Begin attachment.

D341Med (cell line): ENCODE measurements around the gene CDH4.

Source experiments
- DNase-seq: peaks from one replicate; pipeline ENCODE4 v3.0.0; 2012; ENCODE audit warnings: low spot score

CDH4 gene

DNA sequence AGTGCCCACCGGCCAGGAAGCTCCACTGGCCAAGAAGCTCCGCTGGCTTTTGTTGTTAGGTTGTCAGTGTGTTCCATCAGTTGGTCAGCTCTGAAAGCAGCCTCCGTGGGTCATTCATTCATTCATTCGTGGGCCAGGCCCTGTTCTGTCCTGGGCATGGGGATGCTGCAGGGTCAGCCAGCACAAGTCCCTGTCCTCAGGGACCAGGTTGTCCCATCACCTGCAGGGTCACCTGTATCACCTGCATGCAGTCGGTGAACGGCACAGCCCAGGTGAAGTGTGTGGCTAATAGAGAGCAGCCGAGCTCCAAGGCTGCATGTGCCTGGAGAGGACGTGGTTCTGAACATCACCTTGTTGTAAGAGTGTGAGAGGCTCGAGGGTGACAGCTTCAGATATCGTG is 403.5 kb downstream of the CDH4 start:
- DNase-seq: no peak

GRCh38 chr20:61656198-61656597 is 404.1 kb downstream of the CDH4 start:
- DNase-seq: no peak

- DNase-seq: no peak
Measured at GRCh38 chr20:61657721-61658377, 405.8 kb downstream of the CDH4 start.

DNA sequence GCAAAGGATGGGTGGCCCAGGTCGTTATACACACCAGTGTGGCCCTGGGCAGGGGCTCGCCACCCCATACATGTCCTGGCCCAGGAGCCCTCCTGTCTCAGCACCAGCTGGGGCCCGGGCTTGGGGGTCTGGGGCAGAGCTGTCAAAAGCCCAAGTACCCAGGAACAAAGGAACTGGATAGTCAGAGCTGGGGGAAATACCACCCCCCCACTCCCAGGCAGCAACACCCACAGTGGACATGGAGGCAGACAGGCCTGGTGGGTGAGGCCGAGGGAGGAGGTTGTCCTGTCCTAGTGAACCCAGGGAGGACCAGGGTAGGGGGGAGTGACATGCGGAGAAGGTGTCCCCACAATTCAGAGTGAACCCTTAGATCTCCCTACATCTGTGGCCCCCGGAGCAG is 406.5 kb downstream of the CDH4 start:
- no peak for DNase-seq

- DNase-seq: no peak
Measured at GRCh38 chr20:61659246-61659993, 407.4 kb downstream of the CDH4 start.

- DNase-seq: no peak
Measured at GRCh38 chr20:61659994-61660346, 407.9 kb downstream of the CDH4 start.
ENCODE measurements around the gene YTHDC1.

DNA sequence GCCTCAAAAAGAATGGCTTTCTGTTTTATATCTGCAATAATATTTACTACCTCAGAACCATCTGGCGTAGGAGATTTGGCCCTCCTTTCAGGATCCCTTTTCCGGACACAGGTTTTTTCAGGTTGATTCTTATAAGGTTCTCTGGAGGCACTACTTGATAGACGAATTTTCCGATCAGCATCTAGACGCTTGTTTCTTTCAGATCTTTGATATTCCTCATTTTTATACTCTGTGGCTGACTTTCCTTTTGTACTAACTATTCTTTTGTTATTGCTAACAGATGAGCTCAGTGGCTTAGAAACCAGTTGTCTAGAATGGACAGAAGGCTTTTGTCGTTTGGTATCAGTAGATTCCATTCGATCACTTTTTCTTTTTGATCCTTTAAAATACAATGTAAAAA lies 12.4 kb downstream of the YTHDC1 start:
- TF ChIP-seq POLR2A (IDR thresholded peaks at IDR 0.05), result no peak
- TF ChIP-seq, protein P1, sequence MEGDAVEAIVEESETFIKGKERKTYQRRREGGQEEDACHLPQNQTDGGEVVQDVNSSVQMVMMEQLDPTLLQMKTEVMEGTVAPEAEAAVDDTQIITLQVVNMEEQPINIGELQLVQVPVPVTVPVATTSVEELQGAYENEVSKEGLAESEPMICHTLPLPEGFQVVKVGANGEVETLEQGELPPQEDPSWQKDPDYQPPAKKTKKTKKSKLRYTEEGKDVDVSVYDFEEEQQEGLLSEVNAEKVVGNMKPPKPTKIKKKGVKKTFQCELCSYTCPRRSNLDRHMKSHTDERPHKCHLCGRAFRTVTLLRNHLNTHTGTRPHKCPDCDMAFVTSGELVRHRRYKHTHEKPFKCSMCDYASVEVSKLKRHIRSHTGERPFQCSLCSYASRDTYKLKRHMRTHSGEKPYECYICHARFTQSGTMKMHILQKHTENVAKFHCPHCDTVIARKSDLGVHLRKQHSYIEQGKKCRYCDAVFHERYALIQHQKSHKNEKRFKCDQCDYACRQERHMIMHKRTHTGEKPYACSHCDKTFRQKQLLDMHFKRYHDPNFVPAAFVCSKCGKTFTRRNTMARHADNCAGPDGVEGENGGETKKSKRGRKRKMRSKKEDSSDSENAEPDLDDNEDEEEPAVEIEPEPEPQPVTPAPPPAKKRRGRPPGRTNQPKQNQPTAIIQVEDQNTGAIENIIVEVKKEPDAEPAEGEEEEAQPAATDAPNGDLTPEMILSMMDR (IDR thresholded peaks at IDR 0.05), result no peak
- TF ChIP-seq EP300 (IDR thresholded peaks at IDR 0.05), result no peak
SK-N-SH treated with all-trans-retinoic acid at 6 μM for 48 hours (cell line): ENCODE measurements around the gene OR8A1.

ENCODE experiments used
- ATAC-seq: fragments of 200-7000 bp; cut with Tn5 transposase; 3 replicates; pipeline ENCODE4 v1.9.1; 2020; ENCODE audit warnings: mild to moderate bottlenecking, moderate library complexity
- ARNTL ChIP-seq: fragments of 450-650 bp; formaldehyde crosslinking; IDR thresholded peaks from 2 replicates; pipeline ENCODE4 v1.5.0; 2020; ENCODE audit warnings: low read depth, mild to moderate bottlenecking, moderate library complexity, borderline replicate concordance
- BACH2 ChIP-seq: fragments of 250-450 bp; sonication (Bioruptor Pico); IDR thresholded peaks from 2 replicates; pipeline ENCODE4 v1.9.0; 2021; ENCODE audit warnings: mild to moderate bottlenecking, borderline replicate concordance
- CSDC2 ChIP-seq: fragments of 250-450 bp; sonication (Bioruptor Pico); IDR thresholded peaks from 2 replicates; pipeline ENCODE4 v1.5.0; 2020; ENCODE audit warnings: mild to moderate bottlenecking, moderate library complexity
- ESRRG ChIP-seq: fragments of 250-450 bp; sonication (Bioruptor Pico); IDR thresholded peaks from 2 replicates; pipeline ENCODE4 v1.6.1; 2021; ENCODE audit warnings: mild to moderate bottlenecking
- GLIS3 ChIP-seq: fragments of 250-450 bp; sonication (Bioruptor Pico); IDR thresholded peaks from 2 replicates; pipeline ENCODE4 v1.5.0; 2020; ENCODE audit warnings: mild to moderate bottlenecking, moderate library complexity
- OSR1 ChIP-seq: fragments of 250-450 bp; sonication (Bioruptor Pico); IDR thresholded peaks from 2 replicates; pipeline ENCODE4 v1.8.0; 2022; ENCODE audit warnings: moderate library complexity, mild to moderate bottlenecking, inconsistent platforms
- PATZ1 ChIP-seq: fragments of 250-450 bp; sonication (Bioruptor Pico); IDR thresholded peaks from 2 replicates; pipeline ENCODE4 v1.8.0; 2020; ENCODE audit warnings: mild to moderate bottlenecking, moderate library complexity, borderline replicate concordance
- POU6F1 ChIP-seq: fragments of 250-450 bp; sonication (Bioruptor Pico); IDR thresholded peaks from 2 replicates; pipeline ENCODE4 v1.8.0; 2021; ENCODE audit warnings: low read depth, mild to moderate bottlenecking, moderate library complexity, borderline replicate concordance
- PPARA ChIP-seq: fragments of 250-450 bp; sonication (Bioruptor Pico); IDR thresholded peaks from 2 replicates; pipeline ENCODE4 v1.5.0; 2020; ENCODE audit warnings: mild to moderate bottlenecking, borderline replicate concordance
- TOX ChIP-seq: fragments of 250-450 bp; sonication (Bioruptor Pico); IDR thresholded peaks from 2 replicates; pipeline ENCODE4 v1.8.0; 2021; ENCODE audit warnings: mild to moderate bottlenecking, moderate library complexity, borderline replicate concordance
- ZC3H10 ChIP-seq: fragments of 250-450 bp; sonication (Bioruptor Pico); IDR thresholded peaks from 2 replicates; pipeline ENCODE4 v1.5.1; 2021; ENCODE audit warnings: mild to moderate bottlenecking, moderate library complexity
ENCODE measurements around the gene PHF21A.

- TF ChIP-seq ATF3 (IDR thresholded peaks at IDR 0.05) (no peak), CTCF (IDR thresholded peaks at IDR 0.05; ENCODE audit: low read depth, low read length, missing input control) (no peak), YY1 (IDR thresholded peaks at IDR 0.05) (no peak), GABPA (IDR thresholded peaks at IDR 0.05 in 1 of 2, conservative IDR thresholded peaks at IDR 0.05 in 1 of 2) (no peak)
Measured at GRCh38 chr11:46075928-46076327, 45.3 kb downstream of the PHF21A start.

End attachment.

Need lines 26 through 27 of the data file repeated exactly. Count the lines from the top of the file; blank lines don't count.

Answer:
- BACH2 ChIP-seq: fragments of 250-450 bp; sonication (Bioruptor Pico); IDR thresholded peaks from 2 replicates; pipeline ENCODE4 v1.9.0; 2021; ENCODE audit warnings: mild to moderate bottlenecking, borderline replicate concordance
- CSDC2 ChIP-seq: fragments of 250-450 bp; sonication (Bioruptor Pico); IDR thresholded peaks from 2 replicates; pipeline ENCODE4 v1.5.0; 2020; ENCODE audit warnings: mild to moderate bottlenecking, moderate library complexity